Doing the numbers on LACMA's Tim Burton show
The Tim Burton exhibition at the Los Angeles County Museum of Art that ran from late May until midnight on Halloween was the museum's fifth-best attended show over the past three decades, the museum announced Monday.
The show drew 363,271 visitors over 135 days, an average of about 2,700 a day. Approximately 47% of the people attending the Burton show were first-time visitors to LACMA.
"Tim Burton," which debuted at the Museum of Modern Art in New York in 2009, comprised drawings, paintings, photographs, film and video, storyboards, costumes from Burton's career, as well as specific items from films such as "The Nightmare Before Christmas" and "Charlie and the Chocolate Factory." Burton created new work, including a 21-foot-tall creature dubbed Balloon Boy and a carousel installation that revolves to music composed by longtime collaborator Danny Elfman, for the traveling show.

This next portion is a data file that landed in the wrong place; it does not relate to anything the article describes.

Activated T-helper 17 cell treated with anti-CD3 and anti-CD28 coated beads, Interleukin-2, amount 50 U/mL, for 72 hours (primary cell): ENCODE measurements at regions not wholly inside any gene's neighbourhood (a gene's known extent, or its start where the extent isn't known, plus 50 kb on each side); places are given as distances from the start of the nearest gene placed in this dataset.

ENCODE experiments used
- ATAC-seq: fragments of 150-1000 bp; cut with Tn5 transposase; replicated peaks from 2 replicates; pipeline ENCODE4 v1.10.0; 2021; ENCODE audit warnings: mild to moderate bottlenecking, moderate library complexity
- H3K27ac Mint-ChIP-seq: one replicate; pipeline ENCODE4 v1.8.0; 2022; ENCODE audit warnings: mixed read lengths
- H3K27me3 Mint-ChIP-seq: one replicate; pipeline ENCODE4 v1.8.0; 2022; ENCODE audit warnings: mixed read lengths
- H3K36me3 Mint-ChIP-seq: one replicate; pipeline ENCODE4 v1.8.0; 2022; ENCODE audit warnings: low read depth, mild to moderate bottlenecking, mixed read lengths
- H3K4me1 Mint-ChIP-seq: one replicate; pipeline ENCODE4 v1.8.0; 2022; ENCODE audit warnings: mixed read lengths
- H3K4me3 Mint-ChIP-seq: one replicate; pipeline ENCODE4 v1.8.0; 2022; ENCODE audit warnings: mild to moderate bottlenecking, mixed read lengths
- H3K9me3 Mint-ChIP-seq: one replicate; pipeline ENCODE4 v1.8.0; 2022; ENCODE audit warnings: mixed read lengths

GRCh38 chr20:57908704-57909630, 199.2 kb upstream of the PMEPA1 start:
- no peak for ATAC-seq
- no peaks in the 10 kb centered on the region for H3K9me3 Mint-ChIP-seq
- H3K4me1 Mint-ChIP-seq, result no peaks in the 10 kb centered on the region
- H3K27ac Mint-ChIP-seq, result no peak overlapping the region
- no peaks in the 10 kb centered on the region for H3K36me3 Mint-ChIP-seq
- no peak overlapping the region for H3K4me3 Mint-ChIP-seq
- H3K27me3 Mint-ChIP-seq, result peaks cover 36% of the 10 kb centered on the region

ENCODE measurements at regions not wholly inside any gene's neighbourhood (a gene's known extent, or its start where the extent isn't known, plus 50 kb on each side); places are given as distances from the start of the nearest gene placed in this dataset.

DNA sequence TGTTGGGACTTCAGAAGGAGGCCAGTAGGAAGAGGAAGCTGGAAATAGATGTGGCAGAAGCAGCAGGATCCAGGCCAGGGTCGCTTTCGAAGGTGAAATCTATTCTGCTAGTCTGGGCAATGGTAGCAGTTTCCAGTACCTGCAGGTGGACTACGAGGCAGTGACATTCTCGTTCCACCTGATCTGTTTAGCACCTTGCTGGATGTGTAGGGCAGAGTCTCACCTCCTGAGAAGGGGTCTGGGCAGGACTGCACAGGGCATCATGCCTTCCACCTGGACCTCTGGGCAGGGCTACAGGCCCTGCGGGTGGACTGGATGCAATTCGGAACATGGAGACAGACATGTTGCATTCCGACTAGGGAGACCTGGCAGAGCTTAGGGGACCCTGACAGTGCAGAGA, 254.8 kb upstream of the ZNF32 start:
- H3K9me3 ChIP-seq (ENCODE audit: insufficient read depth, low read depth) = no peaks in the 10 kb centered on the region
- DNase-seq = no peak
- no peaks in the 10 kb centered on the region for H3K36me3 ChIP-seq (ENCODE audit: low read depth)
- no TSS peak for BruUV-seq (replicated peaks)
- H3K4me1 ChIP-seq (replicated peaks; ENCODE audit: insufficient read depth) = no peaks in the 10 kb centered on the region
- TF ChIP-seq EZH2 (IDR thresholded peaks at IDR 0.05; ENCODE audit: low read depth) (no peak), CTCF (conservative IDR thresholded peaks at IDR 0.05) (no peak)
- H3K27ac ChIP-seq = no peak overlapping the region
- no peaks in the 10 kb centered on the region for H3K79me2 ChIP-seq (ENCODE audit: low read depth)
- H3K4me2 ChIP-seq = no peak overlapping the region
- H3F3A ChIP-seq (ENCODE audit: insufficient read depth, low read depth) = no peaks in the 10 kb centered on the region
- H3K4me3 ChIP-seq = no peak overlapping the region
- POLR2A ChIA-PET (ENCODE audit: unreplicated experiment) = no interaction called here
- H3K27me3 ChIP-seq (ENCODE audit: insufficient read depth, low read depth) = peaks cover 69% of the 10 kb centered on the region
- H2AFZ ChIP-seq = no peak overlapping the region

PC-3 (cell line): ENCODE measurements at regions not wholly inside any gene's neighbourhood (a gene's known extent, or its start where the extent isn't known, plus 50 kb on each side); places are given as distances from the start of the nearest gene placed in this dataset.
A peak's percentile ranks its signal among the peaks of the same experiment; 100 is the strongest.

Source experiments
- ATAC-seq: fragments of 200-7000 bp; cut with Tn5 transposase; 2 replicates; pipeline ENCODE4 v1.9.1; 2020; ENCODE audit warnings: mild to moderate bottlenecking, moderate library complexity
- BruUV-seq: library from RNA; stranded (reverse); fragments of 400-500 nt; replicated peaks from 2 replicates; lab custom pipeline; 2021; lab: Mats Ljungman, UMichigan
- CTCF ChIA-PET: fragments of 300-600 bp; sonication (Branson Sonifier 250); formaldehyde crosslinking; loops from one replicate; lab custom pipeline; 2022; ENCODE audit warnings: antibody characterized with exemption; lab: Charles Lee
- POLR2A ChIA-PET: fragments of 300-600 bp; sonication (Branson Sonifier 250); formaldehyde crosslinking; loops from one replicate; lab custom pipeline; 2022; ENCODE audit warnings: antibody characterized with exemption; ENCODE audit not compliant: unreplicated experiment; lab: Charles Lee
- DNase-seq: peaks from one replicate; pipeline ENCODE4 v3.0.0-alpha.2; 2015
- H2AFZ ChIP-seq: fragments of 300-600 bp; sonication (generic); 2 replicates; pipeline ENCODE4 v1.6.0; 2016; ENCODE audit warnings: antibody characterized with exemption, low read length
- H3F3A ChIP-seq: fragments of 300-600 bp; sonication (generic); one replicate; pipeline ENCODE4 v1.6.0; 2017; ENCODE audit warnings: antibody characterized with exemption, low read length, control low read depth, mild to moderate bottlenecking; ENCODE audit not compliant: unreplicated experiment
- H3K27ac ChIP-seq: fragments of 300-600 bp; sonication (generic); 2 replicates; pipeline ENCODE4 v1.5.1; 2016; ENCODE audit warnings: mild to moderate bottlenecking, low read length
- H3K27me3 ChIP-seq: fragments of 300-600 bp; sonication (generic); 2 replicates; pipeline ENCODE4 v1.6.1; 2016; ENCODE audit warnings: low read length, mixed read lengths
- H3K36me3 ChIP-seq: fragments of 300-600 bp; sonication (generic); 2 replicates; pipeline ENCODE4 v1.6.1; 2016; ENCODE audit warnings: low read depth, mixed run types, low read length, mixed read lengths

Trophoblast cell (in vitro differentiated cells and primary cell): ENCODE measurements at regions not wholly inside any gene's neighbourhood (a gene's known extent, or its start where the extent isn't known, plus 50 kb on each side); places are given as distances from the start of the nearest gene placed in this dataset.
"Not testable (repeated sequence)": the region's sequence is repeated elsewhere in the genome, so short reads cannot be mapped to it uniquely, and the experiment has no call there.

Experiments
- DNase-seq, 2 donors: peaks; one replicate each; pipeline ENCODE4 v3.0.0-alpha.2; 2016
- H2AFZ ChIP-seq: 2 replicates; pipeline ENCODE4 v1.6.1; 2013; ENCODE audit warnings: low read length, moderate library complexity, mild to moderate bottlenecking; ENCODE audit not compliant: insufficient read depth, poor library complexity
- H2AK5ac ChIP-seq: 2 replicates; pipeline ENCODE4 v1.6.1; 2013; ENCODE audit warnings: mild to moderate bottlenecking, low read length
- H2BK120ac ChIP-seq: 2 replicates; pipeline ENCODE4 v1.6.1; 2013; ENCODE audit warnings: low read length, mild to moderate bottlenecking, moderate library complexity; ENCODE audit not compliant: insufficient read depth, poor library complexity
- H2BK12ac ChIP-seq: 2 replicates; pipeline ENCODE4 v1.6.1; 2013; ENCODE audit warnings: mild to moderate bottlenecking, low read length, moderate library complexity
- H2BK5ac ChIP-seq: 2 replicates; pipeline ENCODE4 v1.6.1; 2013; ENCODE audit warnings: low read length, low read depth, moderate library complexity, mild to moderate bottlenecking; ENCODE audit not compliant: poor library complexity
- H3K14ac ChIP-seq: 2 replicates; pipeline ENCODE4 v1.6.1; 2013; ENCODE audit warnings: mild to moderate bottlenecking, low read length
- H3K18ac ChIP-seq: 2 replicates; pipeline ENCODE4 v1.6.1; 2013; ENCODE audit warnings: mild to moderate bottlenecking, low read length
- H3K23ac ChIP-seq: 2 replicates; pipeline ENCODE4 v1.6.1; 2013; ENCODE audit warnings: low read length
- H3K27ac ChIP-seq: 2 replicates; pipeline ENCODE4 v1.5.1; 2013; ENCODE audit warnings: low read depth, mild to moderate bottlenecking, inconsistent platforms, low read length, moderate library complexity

A LACMA spokesman also said that the museum gained 16,000 new members during the time the Burton exhibition was up, and attributed at least some of those to the show, either because they stemmed from promotions specific to the Burton show or were "on-site joins" during the run of the exhibition.
The museum's best-attended show ever was "Treasures of Tutankhamun," which drew 1.2 million over four months in 1978. The next largest was another show with the boy king as star, the 2005 "Tutankhamun and the Golden Age of the Pharaohs" drew 937,613 during its 137-day run. A show of Van Gogh masterpieces from the artist's eponymous Amsterdam museum is the third most successful show, and a 1984 exhibition of French Impressionist works is fourth.
Photo: A midsummer crowd at the museum's Tim Burton exhibition. Credit: Gary Friedman/Los Angeles Times